Whether you’re a private practice or a large hospital, risk mitigation should be an integral part of the of the organizational process. While many organizations have emergency plans to handle obvious risks, it’s important to think about risk very broadly: risks can be anything that causes you to lose revenue (both current and potential).
As the political landscape and patient expectations continue to change, committing to processes that concentrate on superior care and risk mitigation is critical. Maintaining Highly Reliable Organization (HRO) status is not only a goal for healthcare organizations, it’s required for sustaining competitiveness.
Organizations that are renowned for upholding this gold standard almost always have commonalities in how they approach their processes. Here are some traits we find in the most successful HROs:
As the expectations of quality healthcare change, progressive leaders are now looking beyond the traditionally myopic patient-care standards to provide a holistic approach to patient outcomes. This approach considers not only the patient’s state of well being, but also the care provider. Emotional intelligence (EQ) is the ability to use one’s own emotions to positively manage high-stress situations and overcome challenges. For medical professionals, this can translate into the ability to better communicate and empathize with their patients and coworkers, as well as harness their internal stress and approach problems with a clear, open mind.
Leveraging innovative technology has become more of a requirement for healthcare organizations to remain competitive with patient expectations. As healthcare IT continues to rapidly advance, identifying a solution that adds value and drives profit can be a daunting task, not to mention the hassle of transitioning internal processes.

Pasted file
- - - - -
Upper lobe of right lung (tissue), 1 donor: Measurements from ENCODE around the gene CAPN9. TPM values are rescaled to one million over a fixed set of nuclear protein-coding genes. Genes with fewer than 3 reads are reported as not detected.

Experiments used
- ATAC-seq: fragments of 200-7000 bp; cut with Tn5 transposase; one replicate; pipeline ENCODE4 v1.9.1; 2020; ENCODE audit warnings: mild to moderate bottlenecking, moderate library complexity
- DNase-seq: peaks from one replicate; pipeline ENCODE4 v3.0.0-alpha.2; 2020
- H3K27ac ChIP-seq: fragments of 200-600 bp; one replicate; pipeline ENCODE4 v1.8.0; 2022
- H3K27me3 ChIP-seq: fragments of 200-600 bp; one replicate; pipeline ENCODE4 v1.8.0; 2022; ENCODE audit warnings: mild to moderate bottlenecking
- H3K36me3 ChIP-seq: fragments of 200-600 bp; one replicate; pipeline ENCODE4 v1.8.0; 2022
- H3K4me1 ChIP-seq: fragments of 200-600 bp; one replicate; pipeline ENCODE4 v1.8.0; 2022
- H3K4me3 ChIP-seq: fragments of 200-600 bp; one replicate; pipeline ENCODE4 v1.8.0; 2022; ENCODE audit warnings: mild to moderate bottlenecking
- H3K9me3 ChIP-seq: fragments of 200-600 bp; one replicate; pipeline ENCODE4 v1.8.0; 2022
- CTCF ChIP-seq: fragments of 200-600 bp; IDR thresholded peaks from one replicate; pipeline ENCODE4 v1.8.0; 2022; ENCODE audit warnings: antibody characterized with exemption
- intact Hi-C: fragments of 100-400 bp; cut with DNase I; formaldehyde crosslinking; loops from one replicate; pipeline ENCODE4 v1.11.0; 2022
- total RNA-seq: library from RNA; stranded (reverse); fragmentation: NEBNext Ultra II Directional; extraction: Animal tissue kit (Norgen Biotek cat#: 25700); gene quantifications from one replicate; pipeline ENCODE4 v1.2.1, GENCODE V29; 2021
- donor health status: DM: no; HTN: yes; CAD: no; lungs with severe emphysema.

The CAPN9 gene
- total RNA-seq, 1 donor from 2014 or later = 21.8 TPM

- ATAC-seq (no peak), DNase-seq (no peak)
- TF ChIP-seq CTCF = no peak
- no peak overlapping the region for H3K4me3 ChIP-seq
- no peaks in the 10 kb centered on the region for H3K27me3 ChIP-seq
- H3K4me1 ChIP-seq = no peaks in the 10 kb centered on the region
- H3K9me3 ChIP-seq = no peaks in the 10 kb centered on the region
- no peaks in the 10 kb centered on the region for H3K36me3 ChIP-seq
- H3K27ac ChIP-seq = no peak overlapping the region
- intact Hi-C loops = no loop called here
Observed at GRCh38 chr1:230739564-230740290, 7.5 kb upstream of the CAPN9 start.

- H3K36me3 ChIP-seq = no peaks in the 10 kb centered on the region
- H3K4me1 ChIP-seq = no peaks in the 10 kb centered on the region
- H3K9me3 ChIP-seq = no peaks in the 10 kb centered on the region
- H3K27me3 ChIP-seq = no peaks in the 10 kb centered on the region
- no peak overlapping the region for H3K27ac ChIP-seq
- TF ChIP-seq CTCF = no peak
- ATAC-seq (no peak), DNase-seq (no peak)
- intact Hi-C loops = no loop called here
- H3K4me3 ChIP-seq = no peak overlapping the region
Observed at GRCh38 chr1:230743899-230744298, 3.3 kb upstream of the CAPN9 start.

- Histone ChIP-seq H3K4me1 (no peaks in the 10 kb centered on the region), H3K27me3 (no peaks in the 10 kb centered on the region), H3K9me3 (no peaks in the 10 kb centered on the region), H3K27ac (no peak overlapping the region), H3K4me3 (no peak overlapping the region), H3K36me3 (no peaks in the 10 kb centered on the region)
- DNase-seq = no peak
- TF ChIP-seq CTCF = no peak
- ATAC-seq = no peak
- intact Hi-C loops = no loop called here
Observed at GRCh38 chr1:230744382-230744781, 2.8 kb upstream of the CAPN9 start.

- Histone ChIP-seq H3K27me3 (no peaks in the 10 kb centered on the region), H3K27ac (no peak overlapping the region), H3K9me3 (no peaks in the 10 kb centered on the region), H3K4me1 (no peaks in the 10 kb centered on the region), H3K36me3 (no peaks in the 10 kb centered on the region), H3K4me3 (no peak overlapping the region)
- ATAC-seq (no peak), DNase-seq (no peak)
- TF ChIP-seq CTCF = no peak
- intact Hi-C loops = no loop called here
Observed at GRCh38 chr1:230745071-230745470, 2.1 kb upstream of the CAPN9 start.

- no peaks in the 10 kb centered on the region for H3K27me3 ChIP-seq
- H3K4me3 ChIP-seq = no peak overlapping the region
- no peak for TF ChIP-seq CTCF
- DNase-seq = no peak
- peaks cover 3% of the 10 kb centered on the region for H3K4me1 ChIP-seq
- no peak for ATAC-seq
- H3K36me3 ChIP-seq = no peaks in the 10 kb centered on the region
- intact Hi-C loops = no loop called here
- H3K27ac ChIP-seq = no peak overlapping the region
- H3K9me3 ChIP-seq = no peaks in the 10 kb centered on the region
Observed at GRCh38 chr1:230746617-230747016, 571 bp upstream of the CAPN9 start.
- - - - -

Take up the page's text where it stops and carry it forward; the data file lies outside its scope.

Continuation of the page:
As we head into the new year, let’s take a look at a few trends that we expect to shape the way we approach, and manage patient care.
When it comes to the healthcare industry, one thing is certain: things will never stop changing. From the introduction of new technology to improving best practice standards, our industry is constantly evolving. It’s up to our leaders to manage these changes in the right way, and at the right pace.
Here are a few tips to help leaders navigate their teams and organizations through any transition
Stress impacts everything–from our bodies to our minds–and it can even cause changes in behavior.
Physically, it can cause headaches, stomach problems, and difficulty sleeping. Mentally, it can affect our mood, making us feel anxious, restless, and overwhelmed. It can even play a role in our behavior, causing emotional outbursts, withdrawal, and changes in eating habits.
What else can stress do? It can cause us to make mistakes, like venting to the stranger at the deli, over-analyzing minor details, procrastinating important responsibilities, and making hasty decisions.